Texas Health Resources tries to rebuild its battered image
Texas Health Resources suffered a huge blow to its reputation with its mishandling of the first U.S. Ebola patient last month. Now the not-for-profit system has hired public relations firm Burson-Marsteller for communications support. But some observers say the move comes late, and that the system could have avoided some of the problems it experienced if it had turned to outside expert help from the start.
The 14-hospital system, which reported total revenue of $4.3 billion last year, is already suffering financial repercussions. Moody’s Investors Service Thursday revised its outlook on THR’s long-term debt from positive to “developing,” citing financial uncertainty in the wake of the Ebola-related events. The ratings agency pointed to the potential for a negative effect to the operations and reputation of Texas Health Presbyterian Hospital Dallas, the system’s second-largest hospital, which has been the focus of the Ebola outbreak. Moody’s warned that possible volume reductions, damage to THR’s brand or growing liabilities could exert negative pressure on the current ratings.
“Now it’s a matter of closing the barn door post-horse,” said crisis management specialist Fraser Seitel, a partner at New Jersey-based public relations firm Rivkin & Associates.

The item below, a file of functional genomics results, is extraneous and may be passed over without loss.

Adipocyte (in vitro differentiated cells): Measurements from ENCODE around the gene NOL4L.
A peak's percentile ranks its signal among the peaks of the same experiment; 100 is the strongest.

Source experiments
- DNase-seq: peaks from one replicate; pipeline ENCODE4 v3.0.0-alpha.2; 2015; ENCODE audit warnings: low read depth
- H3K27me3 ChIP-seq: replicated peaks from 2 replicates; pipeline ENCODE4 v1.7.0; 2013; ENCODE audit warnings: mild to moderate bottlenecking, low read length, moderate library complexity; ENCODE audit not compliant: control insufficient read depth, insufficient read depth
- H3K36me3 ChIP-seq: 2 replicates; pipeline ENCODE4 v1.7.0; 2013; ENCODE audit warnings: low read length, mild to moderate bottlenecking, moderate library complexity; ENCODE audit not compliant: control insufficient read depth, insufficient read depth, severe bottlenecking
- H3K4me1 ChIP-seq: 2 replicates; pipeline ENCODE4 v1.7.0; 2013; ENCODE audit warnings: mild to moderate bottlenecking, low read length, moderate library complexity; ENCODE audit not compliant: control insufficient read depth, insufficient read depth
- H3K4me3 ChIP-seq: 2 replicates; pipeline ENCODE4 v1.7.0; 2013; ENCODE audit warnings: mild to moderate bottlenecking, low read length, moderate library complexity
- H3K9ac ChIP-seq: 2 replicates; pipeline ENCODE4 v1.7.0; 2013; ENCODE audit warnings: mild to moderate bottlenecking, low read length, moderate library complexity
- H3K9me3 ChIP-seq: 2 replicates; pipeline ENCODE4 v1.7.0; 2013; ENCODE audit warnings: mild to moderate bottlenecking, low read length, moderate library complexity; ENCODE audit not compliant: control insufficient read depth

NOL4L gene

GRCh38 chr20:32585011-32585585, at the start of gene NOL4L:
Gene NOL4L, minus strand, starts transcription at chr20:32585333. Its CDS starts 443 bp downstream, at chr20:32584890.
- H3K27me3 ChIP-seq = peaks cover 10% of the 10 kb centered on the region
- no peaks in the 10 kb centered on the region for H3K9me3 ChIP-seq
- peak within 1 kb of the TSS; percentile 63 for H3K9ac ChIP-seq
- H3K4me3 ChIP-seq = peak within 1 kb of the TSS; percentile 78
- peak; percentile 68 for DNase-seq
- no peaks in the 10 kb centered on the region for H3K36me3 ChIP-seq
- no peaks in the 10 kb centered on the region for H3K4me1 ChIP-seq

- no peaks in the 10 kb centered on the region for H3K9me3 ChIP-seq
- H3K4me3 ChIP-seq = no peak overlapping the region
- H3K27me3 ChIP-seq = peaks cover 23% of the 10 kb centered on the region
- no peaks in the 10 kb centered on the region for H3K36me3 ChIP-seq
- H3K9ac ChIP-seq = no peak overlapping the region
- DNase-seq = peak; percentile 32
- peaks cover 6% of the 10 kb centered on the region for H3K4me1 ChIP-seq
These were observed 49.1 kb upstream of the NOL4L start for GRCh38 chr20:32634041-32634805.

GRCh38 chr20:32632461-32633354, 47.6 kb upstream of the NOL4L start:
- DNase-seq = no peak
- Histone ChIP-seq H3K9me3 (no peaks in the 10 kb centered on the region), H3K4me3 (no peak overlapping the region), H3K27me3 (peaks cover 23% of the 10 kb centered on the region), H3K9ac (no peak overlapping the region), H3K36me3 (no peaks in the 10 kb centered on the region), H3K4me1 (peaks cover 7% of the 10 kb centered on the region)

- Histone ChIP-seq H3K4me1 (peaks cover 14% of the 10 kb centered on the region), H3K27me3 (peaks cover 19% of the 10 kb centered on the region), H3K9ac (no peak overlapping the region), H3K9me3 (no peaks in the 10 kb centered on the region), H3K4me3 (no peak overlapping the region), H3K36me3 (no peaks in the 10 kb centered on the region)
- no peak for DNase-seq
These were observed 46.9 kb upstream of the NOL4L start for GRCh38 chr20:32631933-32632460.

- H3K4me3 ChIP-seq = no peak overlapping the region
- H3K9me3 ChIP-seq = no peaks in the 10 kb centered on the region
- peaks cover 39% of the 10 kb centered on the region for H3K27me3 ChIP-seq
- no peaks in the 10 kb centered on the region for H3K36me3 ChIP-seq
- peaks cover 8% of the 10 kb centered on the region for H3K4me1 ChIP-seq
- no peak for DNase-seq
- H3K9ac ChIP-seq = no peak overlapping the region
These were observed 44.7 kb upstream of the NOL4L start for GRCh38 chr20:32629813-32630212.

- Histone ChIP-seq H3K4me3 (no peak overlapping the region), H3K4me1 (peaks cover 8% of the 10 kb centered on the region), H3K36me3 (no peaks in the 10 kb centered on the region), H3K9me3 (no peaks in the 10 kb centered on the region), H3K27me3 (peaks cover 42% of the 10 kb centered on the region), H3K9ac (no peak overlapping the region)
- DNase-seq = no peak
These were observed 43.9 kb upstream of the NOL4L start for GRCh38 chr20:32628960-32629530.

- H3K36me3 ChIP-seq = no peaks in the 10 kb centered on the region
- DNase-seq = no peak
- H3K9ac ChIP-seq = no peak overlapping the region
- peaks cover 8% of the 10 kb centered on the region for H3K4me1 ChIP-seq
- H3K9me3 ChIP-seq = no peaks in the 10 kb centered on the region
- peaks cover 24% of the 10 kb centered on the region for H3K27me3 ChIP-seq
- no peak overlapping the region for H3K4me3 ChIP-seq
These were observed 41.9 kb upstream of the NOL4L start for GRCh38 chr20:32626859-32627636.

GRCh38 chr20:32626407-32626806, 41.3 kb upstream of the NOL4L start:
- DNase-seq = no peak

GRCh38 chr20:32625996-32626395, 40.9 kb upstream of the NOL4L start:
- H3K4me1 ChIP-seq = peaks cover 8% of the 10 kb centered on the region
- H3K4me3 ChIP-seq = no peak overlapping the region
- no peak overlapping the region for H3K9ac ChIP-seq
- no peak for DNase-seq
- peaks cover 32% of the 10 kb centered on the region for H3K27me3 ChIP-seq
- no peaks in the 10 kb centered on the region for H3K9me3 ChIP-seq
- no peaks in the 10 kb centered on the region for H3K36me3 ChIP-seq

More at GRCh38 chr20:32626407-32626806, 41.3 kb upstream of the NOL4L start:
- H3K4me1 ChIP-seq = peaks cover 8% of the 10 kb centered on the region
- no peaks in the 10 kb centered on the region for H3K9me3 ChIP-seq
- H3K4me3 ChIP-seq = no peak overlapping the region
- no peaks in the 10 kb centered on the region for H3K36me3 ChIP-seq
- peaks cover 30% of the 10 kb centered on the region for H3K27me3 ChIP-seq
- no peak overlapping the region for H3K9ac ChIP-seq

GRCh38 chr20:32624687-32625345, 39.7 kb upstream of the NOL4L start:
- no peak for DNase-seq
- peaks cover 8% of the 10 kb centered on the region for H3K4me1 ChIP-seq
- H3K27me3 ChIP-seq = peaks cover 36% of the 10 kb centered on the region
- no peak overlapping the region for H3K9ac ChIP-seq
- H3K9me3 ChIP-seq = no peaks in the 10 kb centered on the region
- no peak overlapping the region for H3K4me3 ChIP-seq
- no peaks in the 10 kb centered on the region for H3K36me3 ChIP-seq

Seitel said very few hospitals in the country would have been ready for the intense attention that came when the highly regarded Texas Health Presbyterian treated Liberian citizen Thomas Eric Duncan. It initially had discharged him from its emergency department even though he had told staffers he had just come from West Africa and had symptoms consistent with Ebola.
Seitel said THR should continue to do the kind of public outreach that occurred Oct. 16, when the hospital’s chief clinical officer, Dr. Daniel Varga, spoke before members of a House investigative committee and apologized for mistakes made in Duncan’s first assessment when he visited the ED.
The system initially said staff miscommunication was responsible for doctors not knowing Duncan had recently been in Liberia. THR issued a second statement Oct. 2, blaming a workflow issue in its electronic healthrecord system. It retracted that statement the following night.
Burson has received praise for its handling of some of the world’s worst public relations disasters, including when Tylenol was spiked with cyanide in 1983.
Such expertise will be needed to handle the public image problems THR faces from the hospital’s handling of Duncan, as well as the potential for more cases of Ebola among the hospital workers who were involved in treating him and among others who came into contact with them.
Seitel said the hospital should be able to recover from its public relations blow partly because of its good reputation before the crisis. But hospital leaders shouldn’t expect a quick fix. “Over time, they’ll get their reputation back,” he said. “I suspect it will be more long term than anything immediate.”